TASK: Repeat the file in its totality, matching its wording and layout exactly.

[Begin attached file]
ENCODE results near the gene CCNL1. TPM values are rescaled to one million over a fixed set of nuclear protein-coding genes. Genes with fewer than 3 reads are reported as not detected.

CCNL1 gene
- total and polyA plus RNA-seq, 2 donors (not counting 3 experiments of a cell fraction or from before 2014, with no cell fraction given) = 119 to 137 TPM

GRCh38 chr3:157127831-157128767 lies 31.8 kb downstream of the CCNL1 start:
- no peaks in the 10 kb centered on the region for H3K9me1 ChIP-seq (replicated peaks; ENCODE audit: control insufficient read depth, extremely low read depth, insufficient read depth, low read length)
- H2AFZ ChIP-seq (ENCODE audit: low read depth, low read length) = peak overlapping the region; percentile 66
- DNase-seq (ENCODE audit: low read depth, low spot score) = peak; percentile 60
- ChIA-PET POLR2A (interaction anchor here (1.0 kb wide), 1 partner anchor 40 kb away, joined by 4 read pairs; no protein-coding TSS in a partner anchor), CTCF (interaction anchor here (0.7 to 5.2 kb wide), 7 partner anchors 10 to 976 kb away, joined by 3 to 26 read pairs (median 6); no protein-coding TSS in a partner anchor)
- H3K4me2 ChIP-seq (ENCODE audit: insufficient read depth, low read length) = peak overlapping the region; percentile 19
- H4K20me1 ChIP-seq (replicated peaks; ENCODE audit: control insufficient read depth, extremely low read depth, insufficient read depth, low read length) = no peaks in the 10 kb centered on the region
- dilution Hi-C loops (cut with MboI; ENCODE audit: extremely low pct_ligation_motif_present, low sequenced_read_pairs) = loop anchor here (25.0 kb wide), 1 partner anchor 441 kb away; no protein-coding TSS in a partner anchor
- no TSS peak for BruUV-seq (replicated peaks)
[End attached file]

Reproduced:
ENCODE results near the gene CCNL1. TPM values are rescaled to one million over a fixed set of nuclear protein-coding genes. Genes with fewer than 3 reads are reported as not detected.

CCNL1 gene
- total and polyA plus RNA-seq, 2 donors (not counting 3 experiments of a cell fraction or from before 2014, with no cell fraction given) = 119 to 137 TPM

GRCh38 chr3:157127831-157128767 lies 31.8 kb downstream of the CCNL1 start:
- no peaks in the 10 kb centered on the region for H3K9me1 ChIP-seq (replicated peaks; ENCODE audit: control insufficient read depth, extremely low read depth, insufficient read depth, low read length)
- H2AFZ ChIP-seq (ENCODE audit: low read depth, low read length) = peak overlapping the region; percentile 66
- DNase-seq (ENCODE audit: low read depth, low spot score) = peak; percentile 60
- ChIA-PET POLR2A (interaction anchor here (1.0 kb wide), 1 partner anchor 40 kb away, joined by 4 read pairs; no protein-coding TSS in a partner anchor), CTCF (interaction anchor here (0.7 to 5.2 kb wide), 7 partner anchors 10 to 976 kb away, joined by 3 to 26 read pairs (median 6); no protein-coding TSS in a partner anchor)
- H3K4me2 ChIP-seq (ENCODE audit: insufficient read depth, low read length) = peak overlapping the region; percentile 19
- H4K20me1 ChIP-seq (replicated peaks; ENCODE audit: control insufficient read depth, extremely low read depth, insufficient read depth, low read length) = no peaks in the 10 kb centered on the region
- dilution Hi-C loops (cut with MboI; ENCODE audit: extremely low pct_ligation_motif_present, low sequenced_read_pairs) = loop anchor here (25.0 kb wide), 1 partner anchor 441 kb away; no protein-coding TSS in a partner anchor
- no TSS peak for BruUV-seq (replicated peaks)